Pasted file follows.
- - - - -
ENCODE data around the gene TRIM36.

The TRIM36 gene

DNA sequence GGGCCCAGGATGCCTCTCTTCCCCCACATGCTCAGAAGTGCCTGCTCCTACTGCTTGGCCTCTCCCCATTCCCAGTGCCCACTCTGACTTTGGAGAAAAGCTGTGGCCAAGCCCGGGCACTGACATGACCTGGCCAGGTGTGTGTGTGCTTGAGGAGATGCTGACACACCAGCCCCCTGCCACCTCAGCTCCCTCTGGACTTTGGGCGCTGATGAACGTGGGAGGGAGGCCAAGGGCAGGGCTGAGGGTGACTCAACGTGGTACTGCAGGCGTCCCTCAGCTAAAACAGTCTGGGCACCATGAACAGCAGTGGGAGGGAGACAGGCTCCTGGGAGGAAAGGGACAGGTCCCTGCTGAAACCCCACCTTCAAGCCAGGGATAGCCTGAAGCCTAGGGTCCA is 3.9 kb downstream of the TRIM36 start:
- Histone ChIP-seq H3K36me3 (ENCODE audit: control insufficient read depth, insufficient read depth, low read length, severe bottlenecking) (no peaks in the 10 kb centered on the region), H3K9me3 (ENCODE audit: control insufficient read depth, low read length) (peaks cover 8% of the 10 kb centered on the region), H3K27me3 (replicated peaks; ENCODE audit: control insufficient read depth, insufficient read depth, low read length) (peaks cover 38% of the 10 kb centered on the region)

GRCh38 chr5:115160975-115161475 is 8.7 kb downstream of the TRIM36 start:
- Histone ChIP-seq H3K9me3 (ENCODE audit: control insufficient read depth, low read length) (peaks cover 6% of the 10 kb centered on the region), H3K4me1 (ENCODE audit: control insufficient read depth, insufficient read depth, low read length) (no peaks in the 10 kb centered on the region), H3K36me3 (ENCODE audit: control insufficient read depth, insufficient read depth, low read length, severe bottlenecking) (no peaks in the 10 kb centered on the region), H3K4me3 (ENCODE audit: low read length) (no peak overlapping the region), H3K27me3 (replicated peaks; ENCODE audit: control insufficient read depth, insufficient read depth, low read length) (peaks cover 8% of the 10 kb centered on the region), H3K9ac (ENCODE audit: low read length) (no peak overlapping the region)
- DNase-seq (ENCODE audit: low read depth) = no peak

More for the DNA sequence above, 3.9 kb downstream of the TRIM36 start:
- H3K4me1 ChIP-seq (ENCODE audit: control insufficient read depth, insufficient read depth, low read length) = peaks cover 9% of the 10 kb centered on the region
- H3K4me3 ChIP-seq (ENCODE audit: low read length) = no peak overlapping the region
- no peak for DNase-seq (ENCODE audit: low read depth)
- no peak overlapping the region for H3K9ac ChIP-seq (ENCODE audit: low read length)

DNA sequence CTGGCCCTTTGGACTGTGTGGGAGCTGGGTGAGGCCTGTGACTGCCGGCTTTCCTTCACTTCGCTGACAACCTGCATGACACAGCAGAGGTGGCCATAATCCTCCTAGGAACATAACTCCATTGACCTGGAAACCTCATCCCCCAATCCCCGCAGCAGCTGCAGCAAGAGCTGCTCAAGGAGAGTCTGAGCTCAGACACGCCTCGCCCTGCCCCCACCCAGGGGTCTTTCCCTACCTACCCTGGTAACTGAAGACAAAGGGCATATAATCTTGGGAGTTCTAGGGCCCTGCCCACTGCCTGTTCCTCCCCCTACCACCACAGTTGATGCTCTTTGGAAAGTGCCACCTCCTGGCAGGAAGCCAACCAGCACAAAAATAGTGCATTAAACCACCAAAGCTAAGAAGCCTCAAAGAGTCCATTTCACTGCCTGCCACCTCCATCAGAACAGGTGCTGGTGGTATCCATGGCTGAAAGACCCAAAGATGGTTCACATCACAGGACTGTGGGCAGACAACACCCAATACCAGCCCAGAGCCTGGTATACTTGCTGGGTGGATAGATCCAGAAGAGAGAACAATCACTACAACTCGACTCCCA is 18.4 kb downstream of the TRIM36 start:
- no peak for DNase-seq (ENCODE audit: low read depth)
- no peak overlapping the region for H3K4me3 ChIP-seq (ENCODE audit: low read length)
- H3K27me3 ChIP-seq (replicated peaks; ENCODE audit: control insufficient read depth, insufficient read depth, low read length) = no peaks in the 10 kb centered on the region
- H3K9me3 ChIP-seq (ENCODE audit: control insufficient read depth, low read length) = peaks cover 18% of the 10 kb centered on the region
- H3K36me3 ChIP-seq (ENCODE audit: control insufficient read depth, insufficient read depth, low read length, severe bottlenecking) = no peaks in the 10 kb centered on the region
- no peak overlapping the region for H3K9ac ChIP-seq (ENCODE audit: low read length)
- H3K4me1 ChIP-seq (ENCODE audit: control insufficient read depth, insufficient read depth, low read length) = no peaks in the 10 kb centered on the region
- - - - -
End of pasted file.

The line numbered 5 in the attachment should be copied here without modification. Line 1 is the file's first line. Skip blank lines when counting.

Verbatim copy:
GRCh38 chr5:115160975-115161475 is 8.7 kb downstream of the TRIM36 start: